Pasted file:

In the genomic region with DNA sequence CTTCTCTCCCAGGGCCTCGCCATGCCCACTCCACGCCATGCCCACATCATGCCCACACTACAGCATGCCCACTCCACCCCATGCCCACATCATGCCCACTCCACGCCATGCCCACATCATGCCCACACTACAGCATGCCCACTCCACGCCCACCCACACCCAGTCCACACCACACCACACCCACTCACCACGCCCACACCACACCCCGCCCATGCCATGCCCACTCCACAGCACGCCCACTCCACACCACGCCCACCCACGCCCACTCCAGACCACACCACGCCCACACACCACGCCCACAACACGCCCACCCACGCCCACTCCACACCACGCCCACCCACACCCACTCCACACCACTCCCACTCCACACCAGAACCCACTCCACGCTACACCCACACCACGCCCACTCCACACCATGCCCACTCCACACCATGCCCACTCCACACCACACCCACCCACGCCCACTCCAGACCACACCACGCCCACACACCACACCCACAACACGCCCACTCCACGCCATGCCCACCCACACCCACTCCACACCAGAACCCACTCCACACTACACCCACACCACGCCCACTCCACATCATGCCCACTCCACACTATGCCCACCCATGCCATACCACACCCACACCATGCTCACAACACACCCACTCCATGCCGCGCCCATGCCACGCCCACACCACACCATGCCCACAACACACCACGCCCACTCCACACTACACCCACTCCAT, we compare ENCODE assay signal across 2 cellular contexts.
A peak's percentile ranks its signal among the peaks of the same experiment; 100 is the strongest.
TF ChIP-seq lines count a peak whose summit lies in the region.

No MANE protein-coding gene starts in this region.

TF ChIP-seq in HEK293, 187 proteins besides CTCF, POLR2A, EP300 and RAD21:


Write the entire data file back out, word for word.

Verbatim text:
In the genomic region with DNA sequence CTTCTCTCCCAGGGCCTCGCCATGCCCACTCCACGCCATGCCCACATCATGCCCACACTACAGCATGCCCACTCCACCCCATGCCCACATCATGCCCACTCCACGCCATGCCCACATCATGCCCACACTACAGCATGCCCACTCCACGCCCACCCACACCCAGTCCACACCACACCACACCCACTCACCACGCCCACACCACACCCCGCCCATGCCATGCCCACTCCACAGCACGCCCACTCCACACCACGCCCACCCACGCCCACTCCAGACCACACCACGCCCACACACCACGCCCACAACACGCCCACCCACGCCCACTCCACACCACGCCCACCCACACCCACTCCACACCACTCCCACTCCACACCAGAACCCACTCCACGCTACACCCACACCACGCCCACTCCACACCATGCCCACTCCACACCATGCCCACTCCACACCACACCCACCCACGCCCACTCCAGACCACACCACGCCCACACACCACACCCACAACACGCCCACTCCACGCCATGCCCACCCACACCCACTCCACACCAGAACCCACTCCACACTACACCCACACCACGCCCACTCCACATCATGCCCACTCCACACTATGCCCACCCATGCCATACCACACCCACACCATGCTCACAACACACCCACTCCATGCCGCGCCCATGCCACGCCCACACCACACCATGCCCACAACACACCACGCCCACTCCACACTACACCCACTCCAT, we compare ENCODE assay signal across 2 cellular contexts.
A peak's percentile ranks its signal among the peaks of the same experiment; 100 is the strongest.
TF ChIP-seq lines count a peak whose summit lies in the region.

No MANE protein-coding gene starts in this region.

TF ChIP-seq in HEK293, 187 proteins besides CTCF, POLR2A, EP300 and RAD21: